Ariana Douglas

Toronto French Horn Teacher

Ariana DouglasABC Academy of Music2019-01-15T13:32:16-04:00

Project Description

A.Dip. (Glenn Gould School)
B.Mus (U of T)

Ariana is a horn player and teacher from Mississauga, Ontario. She has performed is an active soloist, chamber musician, and orchestral player and has performed with groups such as the Etobicoke Philharmonic Orchestra and in festivals such as the Busan Maru International Music Festival in South Korea.

When she isn’t listening to music, in rehearsal or practicing she is probably cooking or wandering her neighbourhood for cats to befriend.

Get to know Ariana…Beyond the Bio!

Hobbies: Film, Politics, Philosophy, RuPauls Drag Race, Crossword Puzzles, trying to learn academic theory by watching youtube videos

Musical Influences: Hermann Baumann, Beethoven, Shostakovich, Lady GaGa, Brahms, Stravinsky, Mozart, Mahler, Kathleen Battle

Favourite food: free food

Least Favourite food: pickled herring

Favourite music: Western Classical, especially feature length symphonic works from the mid 19th century to present

Favourite song: Bad Romance by Lady GaGa

Favourite movie: Fantasia and Fantasia 2000

Favourite movie music: Lord of the Rings

Favourite musical theatre/opera: Fiddler on the Roof

Best quote from your teacher: “Make choices that reflect the person you want to be” – Gabriel Radford

Favourite quote: “I can’t believe I ate the whole thing” – Homer Simpson’s yearbook quote

Favourite book: The Iron Heel by Jack London

Best Thing about teaching at ABC: Giving students tools they can use to nurture their voice as musicians and help them hone skills used in musical study that will be beneficial to them no matter where their musical journey takes them. 

Latest Homework from Ariana

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Weekly Homework Post


Remember to keep good posture! Sit at the edge of your chair with your feet flat on the ground. keep your head balanced.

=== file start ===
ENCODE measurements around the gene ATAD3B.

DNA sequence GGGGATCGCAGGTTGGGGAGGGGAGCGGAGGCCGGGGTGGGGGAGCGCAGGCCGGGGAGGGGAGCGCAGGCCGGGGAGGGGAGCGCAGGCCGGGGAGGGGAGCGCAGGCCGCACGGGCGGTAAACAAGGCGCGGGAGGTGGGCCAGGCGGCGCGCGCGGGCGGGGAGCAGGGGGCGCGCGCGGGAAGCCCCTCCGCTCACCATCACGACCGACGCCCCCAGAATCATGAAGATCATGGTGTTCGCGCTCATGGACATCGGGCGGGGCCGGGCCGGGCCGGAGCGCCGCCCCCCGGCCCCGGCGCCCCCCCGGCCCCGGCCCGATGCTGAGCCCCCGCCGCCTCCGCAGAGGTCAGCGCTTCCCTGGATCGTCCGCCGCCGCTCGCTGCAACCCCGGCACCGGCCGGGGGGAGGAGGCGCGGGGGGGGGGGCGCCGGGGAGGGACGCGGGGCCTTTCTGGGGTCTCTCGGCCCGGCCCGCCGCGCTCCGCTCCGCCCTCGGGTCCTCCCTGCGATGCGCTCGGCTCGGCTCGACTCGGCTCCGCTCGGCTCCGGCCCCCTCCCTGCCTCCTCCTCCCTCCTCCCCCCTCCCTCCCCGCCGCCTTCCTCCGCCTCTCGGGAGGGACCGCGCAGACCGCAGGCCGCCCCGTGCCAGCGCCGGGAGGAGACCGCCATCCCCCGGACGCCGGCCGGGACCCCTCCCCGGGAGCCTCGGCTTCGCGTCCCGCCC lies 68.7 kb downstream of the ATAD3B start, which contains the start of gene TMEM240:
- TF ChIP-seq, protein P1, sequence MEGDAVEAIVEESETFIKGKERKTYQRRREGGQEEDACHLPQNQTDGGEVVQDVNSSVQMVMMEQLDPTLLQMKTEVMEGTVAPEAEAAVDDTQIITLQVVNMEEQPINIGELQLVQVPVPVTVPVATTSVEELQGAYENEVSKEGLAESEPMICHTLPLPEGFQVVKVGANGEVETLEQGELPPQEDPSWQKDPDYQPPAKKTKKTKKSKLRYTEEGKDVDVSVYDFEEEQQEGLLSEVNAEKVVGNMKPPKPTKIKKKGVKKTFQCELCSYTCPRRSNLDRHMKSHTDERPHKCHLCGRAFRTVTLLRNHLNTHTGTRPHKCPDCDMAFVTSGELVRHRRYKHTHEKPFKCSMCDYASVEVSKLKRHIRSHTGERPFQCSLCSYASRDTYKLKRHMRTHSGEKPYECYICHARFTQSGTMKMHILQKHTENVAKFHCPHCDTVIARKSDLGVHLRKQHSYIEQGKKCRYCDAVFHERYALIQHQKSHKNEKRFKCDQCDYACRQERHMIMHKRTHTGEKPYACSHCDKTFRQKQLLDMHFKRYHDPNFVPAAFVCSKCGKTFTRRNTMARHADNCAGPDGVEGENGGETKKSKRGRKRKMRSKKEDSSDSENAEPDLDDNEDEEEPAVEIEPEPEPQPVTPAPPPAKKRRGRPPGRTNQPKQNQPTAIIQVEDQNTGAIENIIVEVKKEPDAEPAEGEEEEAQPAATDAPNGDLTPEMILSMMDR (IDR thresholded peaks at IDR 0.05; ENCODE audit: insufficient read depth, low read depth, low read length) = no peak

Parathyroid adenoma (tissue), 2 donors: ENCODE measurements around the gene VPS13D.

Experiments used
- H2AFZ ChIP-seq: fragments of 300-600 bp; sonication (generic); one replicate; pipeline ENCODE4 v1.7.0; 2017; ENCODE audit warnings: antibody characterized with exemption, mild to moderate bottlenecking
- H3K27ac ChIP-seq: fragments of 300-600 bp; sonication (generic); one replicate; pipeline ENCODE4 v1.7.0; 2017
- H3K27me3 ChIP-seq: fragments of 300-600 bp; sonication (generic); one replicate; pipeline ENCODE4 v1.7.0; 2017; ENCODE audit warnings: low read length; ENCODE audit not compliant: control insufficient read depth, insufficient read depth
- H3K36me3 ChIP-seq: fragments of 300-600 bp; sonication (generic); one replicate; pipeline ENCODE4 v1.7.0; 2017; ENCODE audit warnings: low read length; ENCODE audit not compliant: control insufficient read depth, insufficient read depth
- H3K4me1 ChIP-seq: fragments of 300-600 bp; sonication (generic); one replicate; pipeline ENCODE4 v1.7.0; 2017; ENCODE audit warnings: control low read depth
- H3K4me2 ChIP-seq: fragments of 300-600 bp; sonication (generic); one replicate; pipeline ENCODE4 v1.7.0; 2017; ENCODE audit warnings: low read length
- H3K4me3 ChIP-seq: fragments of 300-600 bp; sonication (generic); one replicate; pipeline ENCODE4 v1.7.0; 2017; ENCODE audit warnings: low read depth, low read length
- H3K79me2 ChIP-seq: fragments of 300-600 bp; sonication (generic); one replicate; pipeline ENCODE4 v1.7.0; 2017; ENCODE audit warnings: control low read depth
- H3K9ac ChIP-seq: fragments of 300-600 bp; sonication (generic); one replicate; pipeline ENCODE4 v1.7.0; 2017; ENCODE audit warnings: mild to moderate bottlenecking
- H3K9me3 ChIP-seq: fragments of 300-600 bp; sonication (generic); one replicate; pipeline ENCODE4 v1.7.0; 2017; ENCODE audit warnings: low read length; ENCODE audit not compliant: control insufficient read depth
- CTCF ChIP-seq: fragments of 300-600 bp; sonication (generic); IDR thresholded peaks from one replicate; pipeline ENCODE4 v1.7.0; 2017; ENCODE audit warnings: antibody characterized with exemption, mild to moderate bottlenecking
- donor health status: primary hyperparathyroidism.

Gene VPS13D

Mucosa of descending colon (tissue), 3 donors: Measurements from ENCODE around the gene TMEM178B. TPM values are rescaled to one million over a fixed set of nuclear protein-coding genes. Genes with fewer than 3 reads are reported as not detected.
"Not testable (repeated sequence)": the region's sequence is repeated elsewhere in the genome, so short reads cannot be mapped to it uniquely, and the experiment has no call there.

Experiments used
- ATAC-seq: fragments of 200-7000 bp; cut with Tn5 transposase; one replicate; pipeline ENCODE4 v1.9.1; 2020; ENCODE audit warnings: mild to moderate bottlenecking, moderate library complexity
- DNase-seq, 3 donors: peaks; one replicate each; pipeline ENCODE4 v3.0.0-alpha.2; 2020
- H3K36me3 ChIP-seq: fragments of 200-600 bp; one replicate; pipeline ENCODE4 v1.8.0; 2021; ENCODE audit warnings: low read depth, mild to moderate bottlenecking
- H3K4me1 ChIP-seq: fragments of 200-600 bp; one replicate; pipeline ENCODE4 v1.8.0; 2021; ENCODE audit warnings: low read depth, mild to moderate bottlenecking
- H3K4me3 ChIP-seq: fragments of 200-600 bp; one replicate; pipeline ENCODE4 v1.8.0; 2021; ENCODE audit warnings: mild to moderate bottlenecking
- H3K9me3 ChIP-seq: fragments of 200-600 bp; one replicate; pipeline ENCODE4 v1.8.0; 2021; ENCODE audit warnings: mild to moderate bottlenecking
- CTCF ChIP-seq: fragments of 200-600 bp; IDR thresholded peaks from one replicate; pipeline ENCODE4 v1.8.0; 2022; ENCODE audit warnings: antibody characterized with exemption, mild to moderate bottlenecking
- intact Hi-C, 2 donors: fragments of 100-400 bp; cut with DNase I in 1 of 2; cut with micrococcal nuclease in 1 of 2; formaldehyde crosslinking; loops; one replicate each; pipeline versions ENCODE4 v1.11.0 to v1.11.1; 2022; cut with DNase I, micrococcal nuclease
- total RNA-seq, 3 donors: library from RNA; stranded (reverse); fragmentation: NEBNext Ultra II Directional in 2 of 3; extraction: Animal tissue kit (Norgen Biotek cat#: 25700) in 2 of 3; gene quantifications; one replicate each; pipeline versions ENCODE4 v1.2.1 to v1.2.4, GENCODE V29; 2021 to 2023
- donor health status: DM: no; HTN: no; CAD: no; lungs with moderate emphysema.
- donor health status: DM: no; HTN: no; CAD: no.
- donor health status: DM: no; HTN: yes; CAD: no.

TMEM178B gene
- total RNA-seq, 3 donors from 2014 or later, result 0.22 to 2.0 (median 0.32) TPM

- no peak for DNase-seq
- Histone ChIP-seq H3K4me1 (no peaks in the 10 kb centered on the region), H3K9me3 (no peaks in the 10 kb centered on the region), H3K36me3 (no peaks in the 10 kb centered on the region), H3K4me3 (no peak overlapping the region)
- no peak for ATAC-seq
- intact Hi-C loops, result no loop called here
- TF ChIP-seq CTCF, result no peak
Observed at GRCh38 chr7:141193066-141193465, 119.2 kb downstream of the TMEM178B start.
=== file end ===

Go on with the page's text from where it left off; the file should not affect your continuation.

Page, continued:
Start doing a bit of freebuzzing (buzzing without the horn or mouthpiece) as part of your warmup every day

Continue work on slurring through middle and third space C’s. remember, in order to make the C more accessible, aim beyond it.

Make sure to maintain contact between the bottom lip/teeth and the mouthpiece.

Think of breathing and then playing as one large gesture.

Keep up the good work of moving through your range and using focused air.

Be sure to find your band music this week!

Happy Practicing!

Work on this short excerpt if you like. No valves required.
February 28th, 2019|

Weekly Homework Post


Try to play every day, even for just a few minutes.

Do buzzing exercises as a part of your warmup, make sure to hold the mouthpiece by the end and to focus on your air and the strength of the buzz, not on making big changes in your embouchure.

Start thinking more about your breathing. Take the air in low, over a couple of seconds.

Continue work on the C major triad, C E G C.

Work on moving between A (the fingering is 1 and 2) and C.

Keep doing work on just moving through your range and feeling where all the notes fit in (if that makes sense, my vague instructions may not be as clear in writing )

Be aware of your posture; sit as if there is a string holding your head up to a neutral position (like a marionette). Keep your feet flat on the floor, and sit at the edge of your chair.

Try to find your band music!

Happy Practicing!

February 21st, 2019|
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Weekly Homework Post


Above is trumpet voluntary written in concert pitch so you can use the piano to check pitches while practicing the horn version.